The rise in obesity among Americans is taking its toll on rescue workers who must load patients onto stretchers and get them into and out of ambulances.
Fire and rescue officials say workers are incurring serious, in some cases career-ending, injuries from the strain of transporting obese patients. An increasing number of agencies are buying special stretchers and other equipment that can accommodate adults weighing as much as 1,600 pounds.
In a survey last year of 1,300 workers conducted by the National Association of Emergency Medical Technicians, 47 percent reported suffering back injuries while performing their duties. Officials said it was the first such survey, but that a rising number of calls involving obese patients is a clear factor in the high injury rate.
"It's a huge problem for emergency medical services and is just now coming into national prominence with the super-sizing of America," said Jerry Johnston of Mount Pleasant, Iowa, the association's president-elect.
In Lufkin, Texas, north of Houston, Fire Chief Pete Prewitt said one of his paramedics suffered debilitating back and neck injuries lifting an obese patient during a rescue last year and probably will be forced to retire. Others recently suffered hernias as well as arm and shoulder injuries, one requiring surgery.
"What's happening in America is that obesity is becoming a problem, and it's a problem for paramedics," Prewitt said.
More than 60 percent of Americans aged 20 years and older are overweight, and one-quarter of American adults also are obese, which is generally defined as men whose body fat exceeds 25 percent and women whose body fat exceeds 30 percent.
According to the American Heart Association, the obesity rate among American men nearly tripled to 28 percent between 1960 and 2002, and more than doubled to 34 percent among women.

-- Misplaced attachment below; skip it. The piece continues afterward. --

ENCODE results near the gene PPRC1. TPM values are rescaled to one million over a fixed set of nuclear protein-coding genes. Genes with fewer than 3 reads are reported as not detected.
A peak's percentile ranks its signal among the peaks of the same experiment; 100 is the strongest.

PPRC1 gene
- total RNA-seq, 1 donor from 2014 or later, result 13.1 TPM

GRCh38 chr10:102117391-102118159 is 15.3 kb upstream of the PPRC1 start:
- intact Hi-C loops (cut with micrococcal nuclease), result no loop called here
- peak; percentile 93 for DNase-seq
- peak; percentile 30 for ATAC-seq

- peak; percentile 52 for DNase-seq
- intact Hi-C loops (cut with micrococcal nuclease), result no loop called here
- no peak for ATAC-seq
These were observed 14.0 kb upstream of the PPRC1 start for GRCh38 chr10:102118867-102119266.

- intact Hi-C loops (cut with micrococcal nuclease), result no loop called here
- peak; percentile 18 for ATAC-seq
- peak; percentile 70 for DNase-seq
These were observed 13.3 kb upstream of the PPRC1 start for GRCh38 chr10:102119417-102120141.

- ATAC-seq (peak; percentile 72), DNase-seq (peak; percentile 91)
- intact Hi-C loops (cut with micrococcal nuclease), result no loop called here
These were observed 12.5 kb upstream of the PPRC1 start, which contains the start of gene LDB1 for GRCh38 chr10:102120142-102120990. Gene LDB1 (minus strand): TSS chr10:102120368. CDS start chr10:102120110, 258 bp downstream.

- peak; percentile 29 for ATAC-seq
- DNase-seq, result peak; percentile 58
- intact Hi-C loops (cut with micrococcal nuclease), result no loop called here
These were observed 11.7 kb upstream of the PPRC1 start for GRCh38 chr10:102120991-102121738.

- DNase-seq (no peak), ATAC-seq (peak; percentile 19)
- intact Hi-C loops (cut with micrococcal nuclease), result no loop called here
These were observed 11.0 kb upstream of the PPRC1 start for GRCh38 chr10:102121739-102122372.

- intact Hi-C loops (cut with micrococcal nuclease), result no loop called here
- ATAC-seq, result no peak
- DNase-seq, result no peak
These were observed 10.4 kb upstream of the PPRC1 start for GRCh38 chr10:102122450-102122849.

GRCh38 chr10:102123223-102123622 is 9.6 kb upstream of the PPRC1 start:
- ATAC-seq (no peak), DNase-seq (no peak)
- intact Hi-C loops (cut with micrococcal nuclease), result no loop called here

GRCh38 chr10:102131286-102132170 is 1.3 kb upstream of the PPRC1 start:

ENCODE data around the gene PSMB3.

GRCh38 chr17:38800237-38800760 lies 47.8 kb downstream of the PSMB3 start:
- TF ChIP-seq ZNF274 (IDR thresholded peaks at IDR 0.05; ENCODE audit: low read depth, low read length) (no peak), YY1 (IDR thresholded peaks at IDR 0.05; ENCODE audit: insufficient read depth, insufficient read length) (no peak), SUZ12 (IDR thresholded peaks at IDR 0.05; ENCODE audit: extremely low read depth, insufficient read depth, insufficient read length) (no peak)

Obesity also is forcing agencies to send out more workers per rescue.
Akron, Ohio, Fire Department Battalion Capt. Marc Greenwood has studied obesity and emergency response. He cited an August 2003 case in Cleveland in which 22 firefighters and emergency workers spent 21/2 hours removing a 772-pound woman from her townhouse because its doorway wasn't wide enough.
"What I've found is that more crews are required to transport these patients," Greenwood said.
Mike Smith, director of emergency medical services in Durham County, N.C., recalled needing three medical units, four fire units and several other workers to treat an unconscious 1,080-pound man staying at a motel. The rescue took several hours and involved moving the man from his bed to a tarp to a smaller moveable bed only to have its wheels break twice.
"We moved him out of that motel with some ingenuity and creative thinking and a lot of work," Smith said.
Fire and rescue agencies are investing in equipment geared for extremely heavy patients.
Worldwide sales of stretchers designed for obese, or "bariatric," patients are expected to rise from $29.6 million in 2004 to $50.5 million in 2012, according to a recent forecast by MarketStrat, a Fremont, Calif., consulting firm. Sales of special lift systems are expected to rise from nearly $75 million to $193 million.
Some large cities, such as New Orleans and Baltimore, have added such equipment in recent years, and the trend also appears to be spreading to smaller communities.
Prewitt, the Lufkin fire chief, said his agency recently invested in a $10,000 hydraulic stretcher made by Stryker Corp. of Portage, Mich., that has extensions to accommodate extra girth and extra handles to make lifting easier. He said he would like to acquire several more.
"We've had no injuries with it," he said.
Other agencies are modifying existing equipment.
In 2002, private Phoenix-based transport firm Southwest Ambulance became one of a handful of companies to create a special bariatric transport fleet by outfitting some vehicles with a winch-and-pulley system. The ambulances have a retractable ramp that can be used with a gurney latched to a steel chain.